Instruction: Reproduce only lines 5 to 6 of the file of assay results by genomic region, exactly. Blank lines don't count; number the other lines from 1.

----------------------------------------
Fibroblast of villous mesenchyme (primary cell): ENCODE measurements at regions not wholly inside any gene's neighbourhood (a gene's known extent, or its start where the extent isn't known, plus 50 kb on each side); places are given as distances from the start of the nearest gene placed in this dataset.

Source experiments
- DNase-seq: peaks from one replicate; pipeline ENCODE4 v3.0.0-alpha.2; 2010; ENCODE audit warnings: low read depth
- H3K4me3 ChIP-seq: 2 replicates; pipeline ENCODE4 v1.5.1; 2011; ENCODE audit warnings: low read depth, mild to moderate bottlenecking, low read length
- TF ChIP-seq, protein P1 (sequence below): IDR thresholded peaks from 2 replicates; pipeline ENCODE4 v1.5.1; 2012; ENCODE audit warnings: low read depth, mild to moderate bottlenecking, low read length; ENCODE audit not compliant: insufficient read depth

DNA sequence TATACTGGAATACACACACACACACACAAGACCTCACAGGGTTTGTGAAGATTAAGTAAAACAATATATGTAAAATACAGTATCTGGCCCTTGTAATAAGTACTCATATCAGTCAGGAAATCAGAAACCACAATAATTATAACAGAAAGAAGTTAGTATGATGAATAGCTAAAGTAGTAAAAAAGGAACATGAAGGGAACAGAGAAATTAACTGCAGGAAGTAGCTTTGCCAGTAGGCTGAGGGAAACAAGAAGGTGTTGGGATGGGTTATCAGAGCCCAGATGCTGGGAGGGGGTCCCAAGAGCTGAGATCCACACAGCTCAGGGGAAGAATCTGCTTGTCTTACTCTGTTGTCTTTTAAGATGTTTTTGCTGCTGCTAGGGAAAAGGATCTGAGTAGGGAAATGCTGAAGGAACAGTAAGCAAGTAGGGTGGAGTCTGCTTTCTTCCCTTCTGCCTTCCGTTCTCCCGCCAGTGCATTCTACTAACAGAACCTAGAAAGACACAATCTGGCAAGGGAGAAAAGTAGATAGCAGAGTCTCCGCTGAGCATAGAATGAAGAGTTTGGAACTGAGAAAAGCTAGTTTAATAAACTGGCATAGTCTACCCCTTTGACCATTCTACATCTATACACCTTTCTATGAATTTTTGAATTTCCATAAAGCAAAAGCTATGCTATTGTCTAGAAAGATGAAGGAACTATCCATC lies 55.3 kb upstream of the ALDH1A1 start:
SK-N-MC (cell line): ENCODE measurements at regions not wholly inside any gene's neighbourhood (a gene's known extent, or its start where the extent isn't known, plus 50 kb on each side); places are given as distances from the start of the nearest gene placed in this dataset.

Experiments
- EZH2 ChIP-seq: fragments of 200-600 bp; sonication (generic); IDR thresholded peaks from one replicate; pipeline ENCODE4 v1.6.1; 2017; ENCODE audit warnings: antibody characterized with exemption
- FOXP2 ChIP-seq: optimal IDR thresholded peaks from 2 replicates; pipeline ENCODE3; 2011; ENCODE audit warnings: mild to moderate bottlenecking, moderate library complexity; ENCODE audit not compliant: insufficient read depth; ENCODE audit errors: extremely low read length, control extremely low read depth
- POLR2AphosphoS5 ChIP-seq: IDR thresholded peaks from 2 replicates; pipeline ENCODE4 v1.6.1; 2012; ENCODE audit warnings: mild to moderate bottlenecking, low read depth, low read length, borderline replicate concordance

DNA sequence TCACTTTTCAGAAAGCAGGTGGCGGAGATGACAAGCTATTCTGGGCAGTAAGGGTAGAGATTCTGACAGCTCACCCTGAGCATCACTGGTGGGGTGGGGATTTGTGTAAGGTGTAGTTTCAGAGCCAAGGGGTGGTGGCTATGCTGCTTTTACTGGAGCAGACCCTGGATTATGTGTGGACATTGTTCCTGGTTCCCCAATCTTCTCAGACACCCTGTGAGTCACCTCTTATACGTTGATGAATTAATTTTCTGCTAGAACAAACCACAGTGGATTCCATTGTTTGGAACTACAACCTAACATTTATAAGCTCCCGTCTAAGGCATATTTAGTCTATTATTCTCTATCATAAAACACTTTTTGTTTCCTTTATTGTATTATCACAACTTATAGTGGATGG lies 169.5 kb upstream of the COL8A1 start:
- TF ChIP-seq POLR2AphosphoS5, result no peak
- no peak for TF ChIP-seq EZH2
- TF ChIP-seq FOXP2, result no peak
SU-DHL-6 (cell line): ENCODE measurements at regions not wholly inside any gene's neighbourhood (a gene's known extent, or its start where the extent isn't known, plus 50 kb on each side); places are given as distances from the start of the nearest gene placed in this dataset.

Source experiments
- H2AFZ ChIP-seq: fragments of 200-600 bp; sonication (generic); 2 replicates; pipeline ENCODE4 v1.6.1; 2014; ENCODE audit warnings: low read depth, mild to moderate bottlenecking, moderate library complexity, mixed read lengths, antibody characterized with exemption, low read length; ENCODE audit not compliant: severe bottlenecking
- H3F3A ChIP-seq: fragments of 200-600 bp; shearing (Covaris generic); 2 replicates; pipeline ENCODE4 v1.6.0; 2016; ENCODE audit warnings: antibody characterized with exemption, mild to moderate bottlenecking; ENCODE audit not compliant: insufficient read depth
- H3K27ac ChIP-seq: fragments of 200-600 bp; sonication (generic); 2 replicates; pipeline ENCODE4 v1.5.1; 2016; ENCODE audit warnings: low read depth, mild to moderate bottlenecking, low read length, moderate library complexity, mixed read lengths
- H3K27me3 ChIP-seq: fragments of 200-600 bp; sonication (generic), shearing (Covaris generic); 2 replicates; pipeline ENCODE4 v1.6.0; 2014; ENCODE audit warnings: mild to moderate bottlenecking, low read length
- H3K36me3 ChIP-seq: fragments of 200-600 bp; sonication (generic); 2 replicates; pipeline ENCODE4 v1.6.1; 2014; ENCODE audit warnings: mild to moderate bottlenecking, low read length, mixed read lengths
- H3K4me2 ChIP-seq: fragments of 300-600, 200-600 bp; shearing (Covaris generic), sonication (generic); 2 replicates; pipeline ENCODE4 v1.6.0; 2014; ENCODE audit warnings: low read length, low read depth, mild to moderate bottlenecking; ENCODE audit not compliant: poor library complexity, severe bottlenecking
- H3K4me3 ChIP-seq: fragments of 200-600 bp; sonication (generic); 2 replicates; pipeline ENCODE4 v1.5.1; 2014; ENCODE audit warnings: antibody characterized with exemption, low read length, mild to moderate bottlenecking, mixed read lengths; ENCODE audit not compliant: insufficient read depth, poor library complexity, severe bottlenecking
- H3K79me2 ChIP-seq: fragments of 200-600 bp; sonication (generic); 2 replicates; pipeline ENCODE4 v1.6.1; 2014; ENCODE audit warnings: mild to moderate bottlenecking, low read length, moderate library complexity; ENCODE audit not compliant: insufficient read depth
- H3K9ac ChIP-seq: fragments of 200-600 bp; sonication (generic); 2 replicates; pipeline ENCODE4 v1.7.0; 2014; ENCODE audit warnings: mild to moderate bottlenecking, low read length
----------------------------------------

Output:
- TF ChIP-seq, protein P1 (sequence below): IDR thresholded peaks from 2 replicates; pipeline ENCODE4 v1.5.1; 2012; ENCODE audit warnings: low read depth, mild to moderate bottlenecking, low read length; ENCODE audit not compliant: insufficient read depth

DNA sequence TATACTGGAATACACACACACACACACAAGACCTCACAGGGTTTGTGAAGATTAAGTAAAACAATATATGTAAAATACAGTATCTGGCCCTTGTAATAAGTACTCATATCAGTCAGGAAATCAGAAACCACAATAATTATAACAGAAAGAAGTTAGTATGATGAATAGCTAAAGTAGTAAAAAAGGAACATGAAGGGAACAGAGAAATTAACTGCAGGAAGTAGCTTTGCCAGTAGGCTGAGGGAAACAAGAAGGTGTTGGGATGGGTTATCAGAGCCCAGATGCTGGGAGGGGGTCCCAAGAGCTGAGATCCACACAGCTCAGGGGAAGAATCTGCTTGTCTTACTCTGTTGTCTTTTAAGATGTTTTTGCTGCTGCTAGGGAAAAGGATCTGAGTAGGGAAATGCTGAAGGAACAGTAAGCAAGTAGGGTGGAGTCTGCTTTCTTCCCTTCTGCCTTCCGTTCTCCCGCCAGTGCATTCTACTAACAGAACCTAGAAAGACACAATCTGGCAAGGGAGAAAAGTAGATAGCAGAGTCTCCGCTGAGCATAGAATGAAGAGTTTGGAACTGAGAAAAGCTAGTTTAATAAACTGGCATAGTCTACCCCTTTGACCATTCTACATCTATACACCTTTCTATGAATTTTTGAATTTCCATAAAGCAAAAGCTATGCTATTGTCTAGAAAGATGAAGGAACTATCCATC lies 55.3 kb upstream of the ALDH1A1 start: